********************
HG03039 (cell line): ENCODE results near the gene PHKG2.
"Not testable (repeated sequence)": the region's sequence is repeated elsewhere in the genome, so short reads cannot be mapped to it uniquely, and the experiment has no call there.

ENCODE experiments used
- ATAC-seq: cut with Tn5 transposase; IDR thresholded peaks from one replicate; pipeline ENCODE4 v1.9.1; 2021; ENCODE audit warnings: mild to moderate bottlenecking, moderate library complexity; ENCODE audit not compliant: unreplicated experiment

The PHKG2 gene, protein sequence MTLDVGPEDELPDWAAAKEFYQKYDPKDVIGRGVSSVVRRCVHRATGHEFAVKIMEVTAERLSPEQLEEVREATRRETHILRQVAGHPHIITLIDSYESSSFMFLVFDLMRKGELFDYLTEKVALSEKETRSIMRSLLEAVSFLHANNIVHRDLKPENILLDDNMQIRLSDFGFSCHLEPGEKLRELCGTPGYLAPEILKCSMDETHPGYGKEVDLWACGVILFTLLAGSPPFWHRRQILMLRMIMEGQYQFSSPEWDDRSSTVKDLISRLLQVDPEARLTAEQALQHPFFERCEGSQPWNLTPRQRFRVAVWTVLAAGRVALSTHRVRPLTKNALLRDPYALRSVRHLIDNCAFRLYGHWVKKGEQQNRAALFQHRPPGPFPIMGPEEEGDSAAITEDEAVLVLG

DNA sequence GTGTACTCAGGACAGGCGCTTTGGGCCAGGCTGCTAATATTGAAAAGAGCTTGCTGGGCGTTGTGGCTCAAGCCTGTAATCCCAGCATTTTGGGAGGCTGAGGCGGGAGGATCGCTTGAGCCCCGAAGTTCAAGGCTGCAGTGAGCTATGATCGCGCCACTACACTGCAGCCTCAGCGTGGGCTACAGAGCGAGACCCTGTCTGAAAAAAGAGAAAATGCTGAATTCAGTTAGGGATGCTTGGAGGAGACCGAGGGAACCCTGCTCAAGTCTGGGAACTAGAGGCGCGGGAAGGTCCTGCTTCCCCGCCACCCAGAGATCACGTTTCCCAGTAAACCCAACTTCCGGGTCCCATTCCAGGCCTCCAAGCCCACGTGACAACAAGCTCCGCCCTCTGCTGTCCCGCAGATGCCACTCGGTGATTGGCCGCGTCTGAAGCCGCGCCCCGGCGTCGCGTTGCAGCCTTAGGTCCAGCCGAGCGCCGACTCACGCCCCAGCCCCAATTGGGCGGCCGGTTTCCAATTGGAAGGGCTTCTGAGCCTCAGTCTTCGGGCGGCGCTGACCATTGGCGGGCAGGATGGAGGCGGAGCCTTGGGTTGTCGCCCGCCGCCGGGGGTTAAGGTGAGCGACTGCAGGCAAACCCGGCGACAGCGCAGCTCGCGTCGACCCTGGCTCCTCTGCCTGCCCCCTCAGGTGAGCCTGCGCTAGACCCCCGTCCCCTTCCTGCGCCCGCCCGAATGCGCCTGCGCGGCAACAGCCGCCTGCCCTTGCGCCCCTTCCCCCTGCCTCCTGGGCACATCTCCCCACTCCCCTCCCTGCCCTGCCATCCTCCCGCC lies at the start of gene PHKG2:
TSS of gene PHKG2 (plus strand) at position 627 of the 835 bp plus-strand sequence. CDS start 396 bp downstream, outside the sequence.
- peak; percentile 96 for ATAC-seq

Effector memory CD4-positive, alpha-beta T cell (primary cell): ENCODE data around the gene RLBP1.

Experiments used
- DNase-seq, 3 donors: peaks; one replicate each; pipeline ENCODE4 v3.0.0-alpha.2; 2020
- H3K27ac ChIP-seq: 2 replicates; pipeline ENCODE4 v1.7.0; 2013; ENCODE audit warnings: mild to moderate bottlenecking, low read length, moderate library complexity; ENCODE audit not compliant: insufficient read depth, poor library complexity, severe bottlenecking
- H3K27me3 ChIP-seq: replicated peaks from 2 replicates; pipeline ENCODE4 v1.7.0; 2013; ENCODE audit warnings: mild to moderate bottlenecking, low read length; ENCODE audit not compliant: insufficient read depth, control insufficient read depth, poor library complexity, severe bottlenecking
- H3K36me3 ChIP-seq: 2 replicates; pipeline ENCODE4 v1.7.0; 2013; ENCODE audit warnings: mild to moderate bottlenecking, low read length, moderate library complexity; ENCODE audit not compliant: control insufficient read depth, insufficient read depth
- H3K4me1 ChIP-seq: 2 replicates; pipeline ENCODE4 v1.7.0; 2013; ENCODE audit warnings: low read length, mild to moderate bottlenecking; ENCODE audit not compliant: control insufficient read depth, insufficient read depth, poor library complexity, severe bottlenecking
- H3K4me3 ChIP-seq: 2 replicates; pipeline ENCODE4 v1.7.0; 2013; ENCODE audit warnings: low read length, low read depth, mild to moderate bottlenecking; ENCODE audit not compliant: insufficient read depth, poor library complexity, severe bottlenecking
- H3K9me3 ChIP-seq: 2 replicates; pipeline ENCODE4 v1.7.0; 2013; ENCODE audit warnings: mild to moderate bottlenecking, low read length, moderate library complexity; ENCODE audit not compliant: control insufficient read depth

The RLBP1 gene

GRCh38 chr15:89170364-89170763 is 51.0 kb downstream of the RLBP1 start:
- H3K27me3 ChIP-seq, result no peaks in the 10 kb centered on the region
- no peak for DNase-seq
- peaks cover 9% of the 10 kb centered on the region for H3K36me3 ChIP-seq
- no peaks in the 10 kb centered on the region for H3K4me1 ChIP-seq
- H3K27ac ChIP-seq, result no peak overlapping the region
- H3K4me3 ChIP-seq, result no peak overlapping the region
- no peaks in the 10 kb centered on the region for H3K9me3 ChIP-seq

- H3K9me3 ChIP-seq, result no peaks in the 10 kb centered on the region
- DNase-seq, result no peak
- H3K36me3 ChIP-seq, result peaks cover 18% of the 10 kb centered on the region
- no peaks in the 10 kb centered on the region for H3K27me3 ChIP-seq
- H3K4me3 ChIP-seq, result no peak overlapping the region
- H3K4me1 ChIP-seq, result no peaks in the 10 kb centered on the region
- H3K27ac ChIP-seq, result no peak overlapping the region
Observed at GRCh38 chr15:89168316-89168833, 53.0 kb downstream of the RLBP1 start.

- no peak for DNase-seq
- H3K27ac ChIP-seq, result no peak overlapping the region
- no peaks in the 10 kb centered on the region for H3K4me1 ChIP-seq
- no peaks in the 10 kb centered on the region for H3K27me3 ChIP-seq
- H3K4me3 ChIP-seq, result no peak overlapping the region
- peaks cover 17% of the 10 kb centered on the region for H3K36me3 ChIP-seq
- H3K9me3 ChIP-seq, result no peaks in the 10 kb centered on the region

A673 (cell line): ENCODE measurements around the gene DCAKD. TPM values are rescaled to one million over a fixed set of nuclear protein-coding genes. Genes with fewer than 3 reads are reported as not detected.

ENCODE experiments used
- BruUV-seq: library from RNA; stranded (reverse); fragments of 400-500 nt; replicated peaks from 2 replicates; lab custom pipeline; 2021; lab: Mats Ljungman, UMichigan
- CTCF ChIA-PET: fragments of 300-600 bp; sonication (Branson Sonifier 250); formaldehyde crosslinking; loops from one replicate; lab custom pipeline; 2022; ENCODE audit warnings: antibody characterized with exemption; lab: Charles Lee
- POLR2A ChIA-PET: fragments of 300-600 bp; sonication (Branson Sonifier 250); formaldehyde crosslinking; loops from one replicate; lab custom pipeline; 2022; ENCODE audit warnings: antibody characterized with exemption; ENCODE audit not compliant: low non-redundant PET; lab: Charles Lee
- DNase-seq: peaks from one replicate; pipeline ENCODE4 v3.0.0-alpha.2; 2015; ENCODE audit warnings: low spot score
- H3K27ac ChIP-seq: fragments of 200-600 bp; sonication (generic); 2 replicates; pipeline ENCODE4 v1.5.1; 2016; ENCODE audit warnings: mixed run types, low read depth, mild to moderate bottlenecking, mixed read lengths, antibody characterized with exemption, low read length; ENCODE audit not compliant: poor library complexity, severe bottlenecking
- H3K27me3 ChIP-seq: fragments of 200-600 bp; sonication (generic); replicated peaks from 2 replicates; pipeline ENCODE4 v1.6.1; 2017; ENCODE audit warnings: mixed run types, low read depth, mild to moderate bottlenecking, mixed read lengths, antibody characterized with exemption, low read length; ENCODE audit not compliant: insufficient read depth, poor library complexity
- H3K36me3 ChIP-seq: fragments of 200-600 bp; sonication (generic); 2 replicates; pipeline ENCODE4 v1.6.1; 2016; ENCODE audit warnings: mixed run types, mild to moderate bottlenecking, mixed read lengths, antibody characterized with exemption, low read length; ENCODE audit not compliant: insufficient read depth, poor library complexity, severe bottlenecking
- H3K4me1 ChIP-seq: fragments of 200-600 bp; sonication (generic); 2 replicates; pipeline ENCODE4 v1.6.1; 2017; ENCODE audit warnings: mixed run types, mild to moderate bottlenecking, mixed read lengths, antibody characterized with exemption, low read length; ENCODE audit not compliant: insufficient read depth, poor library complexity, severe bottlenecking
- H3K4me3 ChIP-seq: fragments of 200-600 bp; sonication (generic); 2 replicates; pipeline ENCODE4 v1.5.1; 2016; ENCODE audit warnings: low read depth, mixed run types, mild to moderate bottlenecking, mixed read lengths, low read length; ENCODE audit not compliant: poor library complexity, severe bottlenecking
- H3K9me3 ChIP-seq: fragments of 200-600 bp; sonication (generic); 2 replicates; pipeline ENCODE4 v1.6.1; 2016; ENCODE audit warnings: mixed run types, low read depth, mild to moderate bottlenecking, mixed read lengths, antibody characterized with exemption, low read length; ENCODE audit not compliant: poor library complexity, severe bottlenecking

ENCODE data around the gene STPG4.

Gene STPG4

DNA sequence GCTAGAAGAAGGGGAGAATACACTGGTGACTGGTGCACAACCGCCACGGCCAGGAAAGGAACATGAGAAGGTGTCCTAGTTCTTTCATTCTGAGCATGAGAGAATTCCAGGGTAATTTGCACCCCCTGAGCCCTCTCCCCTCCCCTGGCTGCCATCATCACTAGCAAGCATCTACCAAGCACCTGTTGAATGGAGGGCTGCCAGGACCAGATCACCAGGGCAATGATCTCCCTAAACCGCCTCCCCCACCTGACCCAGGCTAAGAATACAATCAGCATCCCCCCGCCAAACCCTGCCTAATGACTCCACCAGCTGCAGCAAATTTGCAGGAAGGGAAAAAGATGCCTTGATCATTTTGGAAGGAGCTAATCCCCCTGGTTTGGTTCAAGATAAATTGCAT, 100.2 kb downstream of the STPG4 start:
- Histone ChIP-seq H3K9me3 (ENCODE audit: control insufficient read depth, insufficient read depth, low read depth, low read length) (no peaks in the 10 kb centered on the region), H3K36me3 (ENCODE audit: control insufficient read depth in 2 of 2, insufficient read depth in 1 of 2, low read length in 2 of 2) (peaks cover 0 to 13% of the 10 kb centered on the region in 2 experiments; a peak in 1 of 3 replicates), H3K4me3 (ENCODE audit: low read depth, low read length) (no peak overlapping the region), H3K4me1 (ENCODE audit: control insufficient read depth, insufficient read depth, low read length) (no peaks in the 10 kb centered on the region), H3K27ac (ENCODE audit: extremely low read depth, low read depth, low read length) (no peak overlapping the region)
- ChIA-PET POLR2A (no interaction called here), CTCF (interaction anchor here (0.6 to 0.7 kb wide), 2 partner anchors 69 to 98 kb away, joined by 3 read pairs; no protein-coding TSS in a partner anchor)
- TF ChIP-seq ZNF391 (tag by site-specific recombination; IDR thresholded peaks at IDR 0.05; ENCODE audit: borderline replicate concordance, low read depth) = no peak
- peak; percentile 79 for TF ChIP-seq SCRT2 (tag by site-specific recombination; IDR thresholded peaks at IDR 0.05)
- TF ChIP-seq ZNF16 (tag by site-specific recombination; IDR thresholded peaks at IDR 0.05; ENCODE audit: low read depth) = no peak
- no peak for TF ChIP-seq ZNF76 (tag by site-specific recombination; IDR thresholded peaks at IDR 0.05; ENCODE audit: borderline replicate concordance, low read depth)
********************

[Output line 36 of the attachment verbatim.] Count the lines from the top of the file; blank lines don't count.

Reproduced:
- H3K27ac ChIP-seq, result no peak overlapping the region